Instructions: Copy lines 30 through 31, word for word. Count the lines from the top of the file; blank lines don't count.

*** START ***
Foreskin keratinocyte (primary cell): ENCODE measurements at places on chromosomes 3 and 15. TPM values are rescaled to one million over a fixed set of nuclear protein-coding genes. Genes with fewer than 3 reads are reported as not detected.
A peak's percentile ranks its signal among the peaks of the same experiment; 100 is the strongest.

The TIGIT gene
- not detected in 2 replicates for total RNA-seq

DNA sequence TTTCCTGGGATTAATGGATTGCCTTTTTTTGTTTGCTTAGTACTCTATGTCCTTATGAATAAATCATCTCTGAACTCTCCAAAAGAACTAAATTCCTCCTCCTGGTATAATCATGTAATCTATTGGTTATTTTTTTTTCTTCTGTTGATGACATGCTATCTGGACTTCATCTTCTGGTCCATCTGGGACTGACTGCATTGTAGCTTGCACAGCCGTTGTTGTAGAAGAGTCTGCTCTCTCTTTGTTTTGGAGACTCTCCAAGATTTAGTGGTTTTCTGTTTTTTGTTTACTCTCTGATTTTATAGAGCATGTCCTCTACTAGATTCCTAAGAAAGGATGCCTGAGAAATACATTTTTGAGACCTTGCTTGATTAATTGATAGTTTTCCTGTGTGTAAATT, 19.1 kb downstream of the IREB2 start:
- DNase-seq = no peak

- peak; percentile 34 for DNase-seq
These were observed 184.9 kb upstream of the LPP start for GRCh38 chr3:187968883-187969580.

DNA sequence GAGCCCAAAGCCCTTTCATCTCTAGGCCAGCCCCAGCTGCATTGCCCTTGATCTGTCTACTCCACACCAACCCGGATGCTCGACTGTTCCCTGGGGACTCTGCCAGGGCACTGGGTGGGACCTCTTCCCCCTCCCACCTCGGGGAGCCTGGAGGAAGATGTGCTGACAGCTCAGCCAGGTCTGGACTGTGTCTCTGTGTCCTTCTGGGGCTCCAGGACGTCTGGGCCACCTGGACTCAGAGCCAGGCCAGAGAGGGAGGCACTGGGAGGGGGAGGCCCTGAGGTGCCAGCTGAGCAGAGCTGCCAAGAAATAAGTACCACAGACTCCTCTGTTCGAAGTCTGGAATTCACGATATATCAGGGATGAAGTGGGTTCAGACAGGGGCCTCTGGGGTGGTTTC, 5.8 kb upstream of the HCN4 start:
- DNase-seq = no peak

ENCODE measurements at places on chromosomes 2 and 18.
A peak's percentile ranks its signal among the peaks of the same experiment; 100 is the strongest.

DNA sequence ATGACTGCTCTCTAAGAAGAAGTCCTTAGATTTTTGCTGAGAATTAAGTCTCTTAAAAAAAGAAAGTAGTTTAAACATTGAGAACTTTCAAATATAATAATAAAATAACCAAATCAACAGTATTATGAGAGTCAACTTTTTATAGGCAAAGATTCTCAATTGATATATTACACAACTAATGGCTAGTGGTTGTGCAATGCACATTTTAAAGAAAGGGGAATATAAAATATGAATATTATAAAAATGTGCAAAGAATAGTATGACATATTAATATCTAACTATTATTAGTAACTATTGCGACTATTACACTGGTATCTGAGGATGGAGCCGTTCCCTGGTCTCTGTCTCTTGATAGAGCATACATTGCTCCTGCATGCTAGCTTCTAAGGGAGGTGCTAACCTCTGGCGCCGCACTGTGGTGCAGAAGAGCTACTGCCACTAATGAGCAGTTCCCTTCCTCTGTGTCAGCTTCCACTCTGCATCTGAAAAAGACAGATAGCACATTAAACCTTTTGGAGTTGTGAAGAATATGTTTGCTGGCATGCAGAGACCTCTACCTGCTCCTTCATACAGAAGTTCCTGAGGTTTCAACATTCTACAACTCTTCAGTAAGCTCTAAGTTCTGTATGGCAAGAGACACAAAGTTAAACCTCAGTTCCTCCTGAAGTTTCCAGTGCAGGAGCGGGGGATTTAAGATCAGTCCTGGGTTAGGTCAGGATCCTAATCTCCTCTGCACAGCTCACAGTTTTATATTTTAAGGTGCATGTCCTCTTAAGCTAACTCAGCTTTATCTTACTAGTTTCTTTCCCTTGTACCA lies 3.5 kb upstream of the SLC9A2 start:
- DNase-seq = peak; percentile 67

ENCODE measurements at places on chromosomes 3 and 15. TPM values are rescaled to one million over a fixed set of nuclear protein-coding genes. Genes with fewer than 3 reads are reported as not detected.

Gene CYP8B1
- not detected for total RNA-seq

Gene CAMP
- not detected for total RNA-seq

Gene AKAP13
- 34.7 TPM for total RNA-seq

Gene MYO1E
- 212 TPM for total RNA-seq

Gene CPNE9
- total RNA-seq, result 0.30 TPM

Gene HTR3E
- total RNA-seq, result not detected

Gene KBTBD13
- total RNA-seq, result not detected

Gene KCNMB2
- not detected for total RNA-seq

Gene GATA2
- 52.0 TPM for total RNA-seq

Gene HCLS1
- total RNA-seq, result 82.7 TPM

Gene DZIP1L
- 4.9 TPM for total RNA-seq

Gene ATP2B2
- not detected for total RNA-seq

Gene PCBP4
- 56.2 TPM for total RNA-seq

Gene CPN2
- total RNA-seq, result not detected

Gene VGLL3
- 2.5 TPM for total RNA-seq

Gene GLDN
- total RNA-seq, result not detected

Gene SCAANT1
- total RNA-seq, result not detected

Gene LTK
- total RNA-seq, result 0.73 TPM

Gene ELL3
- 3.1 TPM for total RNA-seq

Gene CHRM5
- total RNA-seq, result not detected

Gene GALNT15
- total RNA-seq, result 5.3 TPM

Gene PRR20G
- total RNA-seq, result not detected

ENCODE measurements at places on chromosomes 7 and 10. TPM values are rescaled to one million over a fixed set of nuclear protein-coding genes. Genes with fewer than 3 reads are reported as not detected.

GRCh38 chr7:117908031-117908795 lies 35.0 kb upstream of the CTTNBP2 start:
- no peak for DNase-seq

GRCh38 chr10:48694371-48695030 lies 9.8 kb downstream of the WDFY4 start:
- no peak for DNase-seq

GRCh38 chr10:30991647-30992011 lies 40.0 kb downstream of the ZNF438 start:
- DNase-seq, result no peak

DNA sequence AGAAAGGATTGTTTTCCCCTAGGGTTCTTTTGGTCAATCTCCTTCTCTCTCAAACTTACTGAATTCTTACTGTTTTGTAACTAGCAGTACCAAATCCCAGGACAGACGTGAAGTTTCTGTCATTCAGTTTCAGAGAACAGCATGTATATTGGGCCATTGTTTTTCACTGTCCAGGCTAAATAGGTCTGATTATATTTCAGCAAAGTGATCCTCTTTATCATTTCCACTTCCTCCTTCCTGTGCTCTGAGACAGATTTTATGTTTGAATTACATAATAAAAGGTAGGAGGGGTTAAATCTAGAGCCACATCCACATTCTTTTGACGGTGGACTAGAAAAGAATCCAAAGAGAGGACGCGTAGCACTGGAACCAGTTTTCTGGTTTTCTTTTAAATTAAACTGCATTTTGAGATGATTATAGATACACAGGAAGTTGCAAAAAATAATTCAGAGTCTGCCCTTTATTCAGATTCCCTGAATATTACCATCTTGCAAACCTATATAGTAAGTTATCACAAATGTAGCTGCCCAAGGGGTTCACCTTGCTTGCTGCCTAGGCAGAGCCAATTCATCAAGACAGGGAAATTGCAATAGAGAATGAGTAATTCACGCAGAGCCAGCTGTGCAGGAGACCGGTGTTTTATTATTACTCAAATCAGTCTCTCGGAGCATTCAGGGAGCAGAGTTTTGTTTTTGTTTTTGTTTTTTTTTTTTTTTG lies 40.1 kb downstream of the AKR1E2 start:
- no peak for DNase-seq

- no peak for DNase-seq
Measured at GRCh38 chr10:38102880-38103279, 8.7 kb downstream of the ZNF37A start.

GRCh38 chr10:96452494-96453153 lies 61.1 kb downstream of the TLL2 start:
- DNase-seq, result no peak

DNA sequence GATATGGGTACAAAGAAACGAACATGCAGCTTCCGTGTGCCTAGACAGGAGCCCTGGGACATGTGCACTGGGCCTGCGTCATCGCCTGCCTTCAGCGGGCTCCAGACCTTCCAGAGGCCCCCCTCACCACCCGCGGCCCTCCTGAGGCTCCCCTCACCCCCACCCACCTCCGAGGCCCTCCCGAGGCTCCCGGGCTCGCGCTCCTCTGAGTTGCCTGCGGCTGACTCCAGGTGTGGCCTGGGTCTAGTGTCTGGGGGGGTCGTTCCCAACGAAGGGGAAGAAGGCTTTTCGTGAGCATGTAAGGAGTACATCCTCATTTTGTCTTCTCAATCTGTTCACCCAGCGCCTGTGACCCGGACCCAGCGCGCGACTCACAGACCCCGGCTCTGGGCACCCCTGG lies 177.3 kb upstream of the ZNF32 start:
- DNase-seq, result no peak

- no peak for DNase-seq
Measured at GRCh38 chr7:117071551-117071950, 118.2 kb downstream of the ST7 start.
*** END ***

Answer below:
Gene KCNMB2
- not detected for total RNA-seq